Colourless diamonds are probably among the most sought-after stones but have you ever wondered what makes them so desirable? Let’s see what the real reason is behind the high price of colourless diamonds and find out if you should always choose the top colour grade stones.
What Are Colourless Diamonds?
In the context of diamonds, colourless stones are those that do not have any visible yellowish tints.
According to the GIA colour grading scale, such diamonds are put in Colourless grading scale and are assigned a letter grade of D, E or F.
The next best colour range is Near Colourless and diamonds classified here have G, H, I or J grade.
These stones don’t have any significant colour when looked at in isolation, but they appear slightly darker and yellowish if put next to Colourless diamonds.
There are also diamonds that have visible yellowish tints and they fall within K to Z grade. These stones are not considered colourless.
Why Colourless Diamonds Are More Expensive Than Yellowish Ones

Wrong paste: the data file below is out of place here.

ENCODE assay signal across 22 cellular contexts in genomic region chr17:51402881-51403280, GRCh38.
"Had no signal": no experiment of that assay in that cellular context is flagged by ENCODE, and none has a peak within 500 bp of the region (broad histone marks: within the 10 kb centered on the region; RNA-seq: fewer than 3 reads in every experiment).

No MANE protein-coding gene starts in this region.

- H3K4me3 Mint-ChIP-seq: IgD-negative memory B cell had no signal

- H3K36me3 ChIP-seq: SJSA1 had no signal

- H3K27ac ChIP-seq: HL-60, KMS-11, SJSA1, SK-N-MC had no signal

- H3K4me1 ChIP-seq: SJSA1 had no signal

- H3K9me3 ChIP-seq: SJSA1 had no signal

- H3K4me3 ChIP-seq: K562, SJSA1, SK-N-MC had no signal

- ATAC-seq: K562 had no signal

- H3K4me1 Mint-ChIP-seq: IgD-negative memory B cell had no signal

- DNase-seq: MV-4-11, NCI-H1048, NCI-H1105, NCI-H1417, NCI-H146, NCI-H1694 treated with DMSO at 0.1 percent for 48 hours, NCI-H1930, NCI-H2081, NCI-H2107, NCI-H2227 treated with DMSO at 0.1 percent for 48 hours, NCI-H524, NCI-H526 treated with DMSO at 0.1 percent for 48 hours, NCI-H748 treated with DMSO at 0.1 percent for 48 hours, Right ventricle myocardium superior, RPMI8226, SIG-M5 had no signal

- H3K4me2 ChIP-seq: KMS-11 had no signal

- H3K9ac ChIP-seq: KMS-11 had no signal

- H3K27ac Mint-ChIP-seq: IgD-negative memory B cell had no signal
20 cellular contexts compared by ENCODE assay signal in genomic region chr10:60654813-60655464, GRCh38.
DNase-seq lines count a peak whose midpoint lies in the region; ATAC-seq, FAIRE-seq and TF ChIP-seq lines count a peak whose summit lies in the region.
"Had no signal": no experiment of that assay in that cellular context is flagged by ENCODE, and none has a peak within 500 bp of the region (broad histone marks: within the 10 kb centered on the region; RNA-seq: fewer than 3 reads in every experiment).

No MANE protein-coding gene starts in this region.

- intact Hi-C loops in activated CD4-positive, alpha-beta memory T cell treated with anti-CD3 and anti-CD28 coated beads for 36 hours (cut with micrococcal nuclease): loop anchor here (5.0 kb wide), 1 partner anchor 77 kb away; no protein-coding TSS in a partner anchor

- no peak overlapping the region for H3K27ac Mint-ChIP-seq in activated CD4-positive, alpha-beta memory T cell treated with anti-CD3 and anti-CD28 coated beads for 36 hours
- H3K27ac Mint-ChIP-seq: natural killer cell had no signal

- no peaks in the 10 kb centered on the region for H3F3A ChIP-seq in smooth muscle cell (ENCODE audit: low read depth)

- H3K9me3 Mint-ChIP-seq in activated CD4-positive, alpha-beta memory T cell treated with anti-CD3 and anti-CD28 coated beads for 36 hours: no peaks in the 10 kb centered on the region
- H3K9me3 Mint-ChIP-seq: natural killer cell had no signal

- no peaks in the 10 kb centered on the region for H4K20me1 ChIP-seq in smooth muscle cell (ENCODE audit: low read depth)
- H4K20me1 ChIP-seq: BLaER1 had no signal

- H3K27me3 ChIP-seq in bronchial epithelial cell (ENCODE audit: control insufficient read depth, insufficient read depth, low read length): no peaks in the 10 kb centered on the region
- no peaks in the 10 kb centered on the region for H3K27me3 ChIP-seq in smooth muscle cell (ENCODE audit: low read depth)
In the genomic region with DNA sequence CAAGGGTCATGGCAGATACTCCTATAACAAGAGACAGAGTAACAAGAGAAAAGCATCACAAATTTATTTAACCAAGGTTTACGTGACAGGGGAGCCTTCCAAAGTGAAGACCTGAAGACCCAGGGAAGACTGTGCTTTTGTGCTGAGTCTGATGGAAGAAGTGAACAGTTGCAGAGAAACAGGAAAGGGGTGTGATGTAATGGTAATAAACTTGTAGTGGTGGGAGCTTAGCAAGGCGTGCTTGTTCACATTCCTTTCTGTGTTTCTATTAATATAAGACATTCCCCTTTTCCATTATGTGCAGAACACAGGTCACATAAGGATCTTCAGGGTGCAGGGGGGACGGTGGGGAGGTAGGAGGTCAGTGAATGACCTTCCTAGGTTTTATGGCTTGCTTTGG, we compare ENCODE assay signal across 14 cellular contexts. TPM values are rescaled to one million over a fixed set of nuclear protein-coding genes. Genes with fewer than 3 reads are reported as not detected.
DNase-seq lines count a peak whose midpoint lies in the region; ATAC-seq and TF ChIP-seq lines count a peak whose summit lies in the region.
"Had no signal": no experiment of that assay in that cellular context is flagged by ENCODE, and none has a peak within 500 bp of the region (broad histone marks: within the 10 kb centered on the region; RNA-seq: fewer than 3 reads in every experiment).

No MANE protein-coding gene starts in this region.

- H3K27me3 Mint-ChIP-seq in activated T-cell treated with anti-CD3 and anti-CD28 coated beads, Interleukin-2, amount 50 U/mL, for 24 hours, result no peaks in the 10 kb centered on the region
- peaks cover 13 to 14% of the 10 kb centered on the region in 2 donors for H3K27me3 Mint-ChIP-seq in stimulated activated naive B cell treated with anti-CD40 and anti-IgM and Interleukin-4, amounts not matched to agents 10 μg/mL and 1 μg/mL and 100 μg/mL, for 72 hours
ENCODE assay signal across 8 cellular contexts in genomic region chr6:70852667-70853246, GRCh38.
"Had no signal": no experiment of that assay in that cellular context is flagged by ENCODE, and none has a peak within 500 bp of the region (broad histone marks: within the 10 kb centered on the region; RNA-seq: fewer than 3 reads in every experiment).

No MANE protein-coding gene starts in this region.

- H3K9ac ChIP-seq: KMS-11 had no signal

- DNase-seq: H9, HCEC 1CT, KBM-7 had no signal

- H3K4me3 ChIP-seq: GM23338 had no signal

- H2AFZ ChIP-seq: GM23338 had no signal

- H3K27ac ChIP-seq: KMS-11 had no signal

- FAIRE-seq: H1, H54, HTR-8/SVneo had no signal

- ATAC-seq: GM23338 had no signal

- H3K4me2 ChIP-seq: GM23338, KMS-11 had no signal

Jewellers bring a lot of arguments supporting the high prices of colourless diamonds such as how pure they look or how incredible they are, but the main and most reasonable argument is simple: colourless diamonds are rare.
It’s really hard to find a truly colourless diamond. Most diamonds found in nature are not colourless, they have visible yellowish and brownish tints. And this makes such stones relatively affordable.
And yes, if the roles were reversed and tinted diamonds were rare while the white ones were abundant, yellowish diamonds would be very expensive while whites would be quite cheap.
Are Colourless Diamonds Always More Expensive Than Other Diamonds?
For example, red and blue diamonds are among the rarest in the world and they cost extremely expensive.
In general, naturally coloured diamonds with rare hues and saturated colours command high prices because such stones are not widely available.
Should You Always Choose Colourless Diamonds?
In case you are looking for a white diamond, you don’t necessarily need to pay the premium cost. For example, round diamonds with G, H or I grade look pretty much as colourless stones graded D, E or F.
The only time you would be able to see the difference is when they are put next to each other.
However, when choosing a setting for your diamond, be sure not to choose the metal colour that will highlight the tints in your stone.
For a yellow or rose gold setting, you may pick a diamond with slightly yellowish tints since the colour of the metal will mask it easily. On the contrary, the same stone may look even more tinted if set in white gold or platinum.
Cover image credit: Harry Winston